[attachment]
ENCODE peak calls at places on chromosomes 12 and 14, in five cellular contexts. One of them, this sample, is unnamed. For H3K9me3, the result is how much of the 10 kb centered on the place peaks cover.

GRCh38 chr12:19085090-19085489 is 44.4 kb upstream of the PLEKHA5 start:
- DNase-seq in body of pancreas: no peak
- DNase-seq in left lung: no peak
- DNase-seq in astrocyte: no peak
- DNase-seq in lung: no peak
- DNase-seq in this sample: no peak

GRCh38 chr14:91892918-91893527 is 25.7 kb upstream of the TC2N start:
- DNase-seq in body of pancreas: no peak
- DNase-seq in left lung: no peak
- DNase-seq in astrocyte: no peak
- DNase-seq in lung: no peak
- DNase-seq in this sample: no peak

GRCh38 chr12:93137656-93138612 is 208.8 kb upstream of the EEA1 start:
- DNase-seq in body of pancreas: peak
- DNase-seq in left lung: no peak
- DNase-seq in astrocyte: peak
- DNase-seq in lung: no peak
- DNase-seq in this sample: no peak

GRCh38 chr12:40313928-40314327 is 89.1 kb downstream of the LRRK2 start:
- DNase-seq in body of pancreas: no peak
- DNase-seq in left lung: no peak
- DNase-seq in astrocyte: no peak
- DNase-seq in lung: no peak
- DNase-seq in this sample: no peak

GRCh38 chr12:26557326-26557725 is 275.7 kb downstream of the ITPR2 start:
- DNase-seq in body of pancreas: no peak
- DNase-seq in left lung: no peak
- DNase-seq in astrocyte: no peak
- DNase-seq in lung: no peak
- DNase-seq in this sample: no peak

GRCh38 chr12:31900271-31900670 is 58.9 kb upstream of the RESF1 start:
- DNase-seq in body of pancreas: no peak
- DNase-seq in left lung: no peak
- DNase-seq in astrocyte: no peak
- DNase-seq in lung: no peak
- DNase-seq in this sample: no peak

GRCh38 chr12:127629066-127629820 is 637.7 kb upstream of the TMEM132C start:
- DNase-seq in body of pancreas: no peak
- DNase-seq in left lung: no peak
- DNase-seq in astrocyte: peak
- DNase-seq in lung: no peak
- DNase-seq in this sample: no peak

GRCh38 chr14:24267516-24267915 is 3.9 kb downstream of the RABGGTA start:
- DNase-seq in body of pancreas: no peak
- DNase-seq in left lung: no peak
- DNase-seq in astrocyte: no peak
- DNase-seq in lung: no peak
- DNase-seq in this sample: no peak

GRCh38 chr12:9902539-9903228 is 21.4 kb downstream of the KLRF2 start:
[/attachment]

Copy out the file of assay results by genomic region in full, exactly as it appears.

ENCODE peak calls at places on chromosomes 12 and 14, in five cellular contexts. One of them, this sample, is unnamed. For H3K9me3, the result is how much of the 10 kb centered on the place peaks cover.

GRCh38 chr12:19085090-19085489 is 44.4 kb upstream of the PLEKHA5 start:
- DNase-seq in body of pancreas: no peak
- DNase-seq in left lung: no peak
- DNase-seq in astrocyte: no peak
- DNase-seq in lung: no peak
- DNase-seq in this sample: no peak

GRCh38 chr14:91892918-91893527 is 25.7 kb upstream of the TC2N start:
- DNase-seq in body of pancreas: no peak
- DNase-seq in left lung: no peak
- DNase-seq in astrocyte: no peak
- DNase-seq in lung: no peak
- DNase-seq in this sample: no peak

GRCh38 chr12:93137656-93138612 is 208.8 kb upstream of the EEA1 start:
- DNase-seq in body of pancreas: peak
- DNase-seq in left lung: no peak
- DNase-seq in astrocyte: peak
- DNase-seq in lung: no peak
- DNase-seq in this sample: no peak

GRCh38 chr12:40313928-40314327 is 89.1 kb downstream of the LRRK2 start:
- DNase-seq in body of pancreas: no peak
- DNase-seq in left lung: no peak
- DNase-seq in astrocyte: no peak
- DNase-seq in lung: no peak
- DNase-seq in this sample: no peak

GRCh38 chr12:26557326-26557725 is 275.7 kb downstream of the ITPR2 start:
- DNase-seq in body of pancreas: no peak
- DNase-seq in left lung: no peak
- DNase-seq in astrocyte: no peak
- DNase-seq in lung: no peak
- DNase-seq in this sample: no peak

GRCh38 chr12:31900271-31900670 is 58.9 kb upstream of the RESF1 start:
- DNase-seq in body of pancreas: no peak
- DNase-seq in left lung: no peak
- DNase-seq in astrocyte: no peak
- DNase-seq in lung: no peak
- DNase-seq in this sample: no peak

GRCh38 chr12:127629066-127629820 is 637.7 kb upstream of the TMEM132C start:
- DNase-seq in body of pancreas: no peak
- DNase-seq in left lung: no peak
- DNase-seq in astrocyte: peak
- DNase-seq in lung: no peak
- DNase-seq in this sample: no peak

GRCh38 chr14:24267516-24267915 is 3.9 kb downstream of the RABGGTA start:
- DNase-seq in body of pancreas: no peak
- DNase-seq in left lung: no peak
- DNase-seq in astrocyte: no peak
- DNase-seq in lung: no peak
- DNase-seq in this sample: no peak

GRCh38 chr12:9902539-9903228 is 21.4 kb downstream of the KLRF2 start: